Inflation is expected to fall sharply in 2024

HICP inflation appears to have peaked at 25.9% in 2023-Q1, following the phase-out of the motor fuel price cap in December 2022. The inflation rate is set to ease in the subsequent quarters, driven by base effects, lower commodity prices, the recent currency appreciation and weak consumer demand. The annual average inflation rate is projected to increase from 15.3% in 2022 to 16.4% in 2023, and then drop to 4.0% in 2024. The forecast assumes that the price cap on certain basic food items is not extended again beyond June 2023, and that residential utility prices remain unchanged.

Downside risks to the growth outlook stem from a sudden increase in the country risk premium which might also constrain fiscal policy, and from the exposure of the economy to a potential spike in energy prices. Upside risks to inflation are related to a potentially looser fiscal policy stance, high wage growth in a tight labour market, and the de-anchoring of inflation expectations.

Persistently high budget deficits

The government deficit remained high at 6.2% of GDP in 2022, driven by pressures related to the energy crisis and expansionary policies adopted in the aftermath of the pandemic. In 2023, the deficit is projected to decrease to 4.0% supported by temporary sectoral and windfall profit taxes (reaching 1.5% of GDP in 2023), as well as by robust revenue growth fuelled by high inflation. Subsidies to utility companies to cover their losses on regulated energy prices are boosting current expenditures in 2023. The recent fall in gas prices is expected to lead to a reduction of these subsidies in the next heating season, mitigating their fiscal burden in 2024. The net budgetary cost of the energy support measures is projected in the Commission 2023 spring forecast at 1.2% of GDP in 2023, compared with 1.0% in 2022. The Commission currently assumes the net cost of energy support measures at 0.4% of GDP in 2024.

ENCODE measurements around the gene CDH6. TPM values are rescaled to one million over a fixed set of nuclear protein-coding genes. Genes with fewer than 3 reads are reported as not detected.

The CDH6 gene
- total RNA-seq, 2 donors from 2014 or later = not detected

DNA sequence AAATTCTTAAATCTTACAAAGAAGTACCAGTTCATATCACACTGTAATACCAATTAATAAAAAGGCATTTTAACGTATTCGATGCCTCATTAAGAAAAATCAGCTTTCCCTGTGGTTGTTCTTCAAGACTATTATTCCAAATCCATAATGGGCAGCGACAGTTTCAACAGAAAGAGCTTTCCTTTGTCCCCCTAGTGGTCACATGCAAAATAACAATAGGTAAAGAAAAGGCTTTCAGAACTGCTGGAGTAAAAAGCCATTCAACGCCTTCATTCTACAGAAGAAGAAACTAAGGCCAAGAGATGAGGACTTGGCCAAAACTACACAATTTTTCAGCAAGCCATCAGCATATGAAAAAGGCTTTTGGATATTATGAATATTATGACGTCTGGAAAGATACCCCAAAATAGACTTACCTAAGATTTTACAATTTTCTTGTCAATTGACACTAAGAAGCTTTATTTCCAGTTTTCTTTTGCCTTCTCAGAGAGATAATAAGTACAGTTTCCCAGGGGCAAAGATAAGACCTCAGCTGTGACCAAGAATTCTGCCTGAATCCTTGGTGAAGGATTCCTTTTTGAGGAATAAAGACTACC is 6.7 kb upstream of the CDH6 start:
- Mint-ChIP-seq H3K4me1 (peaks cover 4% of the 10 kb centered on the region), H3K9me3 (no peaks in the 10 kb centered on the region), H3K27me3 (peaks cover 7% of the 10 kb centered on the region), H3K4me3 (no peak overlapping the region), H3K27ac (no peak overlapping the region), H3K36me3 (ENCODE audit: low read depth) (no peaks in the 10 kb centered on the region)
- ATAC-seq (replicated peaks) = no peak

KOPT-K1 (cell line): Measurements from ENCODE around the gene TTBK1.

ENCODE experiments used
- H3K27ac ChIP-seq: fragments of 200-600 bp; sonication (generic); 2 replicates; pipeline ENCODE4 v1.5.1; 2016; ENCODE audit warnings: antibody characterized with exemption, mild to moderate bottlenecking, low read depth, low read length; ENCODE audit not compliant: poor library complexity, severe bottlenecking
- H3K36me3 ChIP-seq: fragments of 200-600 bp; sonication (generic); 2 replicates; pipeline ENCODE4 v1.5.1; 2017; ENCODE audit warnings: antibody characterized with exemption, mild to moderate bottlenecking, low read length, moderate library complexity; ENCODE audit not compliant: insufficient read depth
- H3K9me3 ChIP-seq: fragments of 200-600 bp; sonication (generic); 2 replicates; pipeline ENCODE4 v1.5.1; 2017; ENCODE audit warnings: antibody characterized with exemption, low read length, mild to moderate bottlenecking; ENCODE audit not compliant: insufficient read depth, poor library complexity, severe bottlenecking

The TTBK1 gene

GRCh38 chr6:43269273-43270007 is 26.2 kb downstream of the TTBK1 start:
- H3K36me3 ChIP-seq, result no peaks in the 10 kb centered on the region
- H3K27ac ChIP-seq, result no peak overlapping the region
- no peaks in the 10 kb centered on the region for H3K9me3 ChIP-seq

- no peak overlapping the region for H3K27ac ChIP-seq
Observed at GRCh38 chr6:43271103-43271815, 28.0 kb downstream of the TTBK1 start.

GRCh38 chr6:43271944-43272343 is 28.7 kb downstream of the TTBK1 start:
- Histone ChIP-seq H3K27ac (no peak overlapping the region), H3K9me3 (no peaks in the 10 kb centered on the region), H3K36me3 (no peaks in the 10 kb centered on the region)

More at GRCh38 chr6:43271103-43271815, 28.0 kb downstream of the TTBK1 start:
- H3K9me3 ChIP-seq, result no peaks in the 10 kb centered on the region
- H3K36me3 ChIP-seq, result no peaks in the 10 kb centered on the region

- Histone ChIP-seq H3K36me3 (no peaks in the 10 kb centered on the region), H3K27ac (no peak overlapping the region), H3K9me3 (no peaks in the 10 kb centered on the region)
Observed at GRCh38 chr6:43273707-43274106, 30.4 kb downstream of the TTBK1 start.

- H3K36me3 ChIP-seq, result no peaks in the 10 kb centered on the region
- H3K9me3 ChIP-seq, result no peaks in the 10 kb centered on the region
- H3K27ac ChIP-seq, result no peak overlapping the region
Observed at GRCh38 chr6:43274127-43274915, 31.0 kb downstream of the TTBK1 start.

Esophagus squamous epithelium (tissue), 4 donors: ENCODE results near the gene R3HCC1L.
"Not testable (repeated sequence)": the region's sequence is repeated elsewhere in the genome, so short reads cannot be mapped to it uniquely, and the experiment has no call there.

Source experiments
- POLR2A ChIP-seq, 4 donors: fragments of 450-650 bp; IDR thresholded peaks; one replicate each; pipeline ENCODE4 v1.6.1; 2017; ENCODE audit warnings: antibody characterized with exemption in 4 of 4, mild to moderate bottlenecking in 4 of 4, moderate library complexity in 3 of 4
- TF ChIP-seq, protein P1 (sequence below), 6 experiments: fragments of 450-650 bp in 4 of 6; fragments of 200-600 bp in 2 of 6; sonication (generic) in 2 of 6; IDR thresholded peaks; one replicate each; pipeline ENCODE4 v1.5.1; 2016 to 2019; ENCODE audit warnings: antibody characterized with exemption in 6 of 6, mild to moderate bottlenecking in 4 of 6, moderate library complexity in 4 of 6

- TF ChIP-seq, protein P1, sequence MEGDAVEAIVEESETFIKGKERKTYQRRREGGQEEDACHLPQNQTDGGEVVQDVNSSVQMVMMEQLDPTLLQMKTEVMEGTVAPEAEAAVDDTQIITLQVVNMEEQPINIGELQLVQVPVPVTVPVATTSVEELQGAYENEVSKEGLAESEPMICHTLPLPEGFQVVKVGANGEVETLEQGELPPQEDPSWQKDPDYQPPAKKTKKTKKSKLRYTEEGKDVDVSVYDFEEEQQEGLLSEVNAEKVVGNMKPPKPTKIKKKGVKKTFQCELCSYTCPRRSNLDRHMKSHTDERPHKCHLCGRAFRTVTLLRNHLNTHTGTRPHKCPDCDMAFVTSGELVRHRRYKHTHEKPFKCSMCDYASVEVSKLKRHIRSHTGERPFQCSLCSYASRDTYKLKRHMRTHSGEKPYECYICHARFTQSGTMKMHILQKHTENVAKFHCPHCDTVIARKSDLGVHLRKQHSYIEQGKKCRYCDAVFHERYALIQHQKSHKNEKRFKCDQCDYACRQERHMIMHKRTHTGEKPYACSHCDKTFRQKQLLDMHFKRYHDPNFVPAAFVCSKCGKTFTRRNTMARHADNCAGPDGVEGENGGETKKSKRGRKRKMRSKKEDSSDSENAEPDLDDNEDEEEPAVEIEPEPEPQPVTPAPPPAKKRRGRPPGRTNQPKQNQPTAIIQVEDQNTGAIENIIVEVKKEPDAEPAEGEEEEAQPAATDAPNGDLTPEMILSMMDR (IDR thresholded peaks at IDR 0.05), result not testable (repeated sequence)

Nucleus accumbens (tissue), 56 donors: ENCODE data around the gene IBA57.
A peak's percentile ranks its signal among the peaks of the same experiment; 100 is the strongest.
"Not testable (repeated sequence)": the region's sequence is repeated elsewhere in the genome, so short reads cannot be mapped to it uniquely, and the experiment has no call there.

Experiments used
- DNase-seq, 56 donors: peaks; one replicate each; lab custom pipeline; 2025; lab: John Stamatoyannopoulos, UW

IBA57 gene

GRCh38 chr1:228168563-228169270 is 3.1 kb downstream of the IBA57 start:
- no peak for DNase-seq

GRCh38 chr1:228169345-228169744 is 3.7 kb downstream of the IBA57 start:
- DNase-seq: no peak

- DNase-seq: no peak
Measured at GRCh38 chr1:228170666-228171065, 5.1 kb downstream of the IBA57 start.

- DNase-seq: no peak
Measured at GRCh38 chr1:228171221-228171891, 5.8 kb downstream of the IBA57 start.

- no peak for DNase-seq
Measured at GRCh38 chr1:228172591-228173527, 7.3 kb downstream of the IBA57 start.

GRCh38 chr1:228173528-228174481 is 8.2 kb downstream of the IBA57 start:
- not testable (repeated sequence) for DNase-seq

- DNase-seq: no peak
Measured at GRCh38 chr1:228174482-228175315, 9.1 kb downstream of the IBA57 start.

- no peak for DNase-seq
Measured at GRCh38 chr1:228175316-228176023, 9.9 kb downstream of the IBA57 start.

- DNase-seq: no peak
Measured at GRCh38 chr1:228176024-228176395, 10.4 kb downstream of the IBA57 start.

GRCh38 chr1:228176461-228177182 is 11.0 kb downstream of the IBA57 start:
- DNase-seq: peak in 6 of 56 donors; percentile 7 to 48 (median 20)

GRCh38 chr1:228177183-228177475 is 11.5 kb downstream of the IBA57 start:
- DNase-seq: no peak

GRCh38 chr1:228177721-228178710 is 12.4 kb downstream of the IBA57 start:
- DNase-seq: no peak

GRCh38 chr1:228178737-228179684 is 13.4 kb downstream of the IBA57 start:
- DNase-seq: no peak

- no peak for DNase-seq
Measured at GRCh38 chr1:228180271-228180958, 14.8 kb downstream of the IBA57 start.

Despite the lower projected cost of energy measures and the improving macroeconomic outlook, the deficit is projected to remain high in 2024 at 4.4% of GDP. The revenue growth is expected to be hampered by the assumed phaseout of temporary taxes in line with their sunset clauses. Expenditure is set to remain elevated due to the rising debt-servicing costs and lingering spending pressures stemming from high inflation. Nationally financed public investment is assumed to remain at a level that covers the amortisation of the public capital stock. The Convergence Programme projects further cutbacks in nationally financed investment, which could result in a lower deficit. Upside risks to the deficit stem from the pressures on public sector wages, higher debt financing costs, and energy commodity prices.

Owing to high inflation and robust GDP growth, the debt-to-GDP ratio fell by 3.3 pps. to 73.3% in 2022. It is projected to decrease further to 70.7% in 2023, before rising again to 71.1% in 2024 due to a high deficit and slower nominal GDP growth.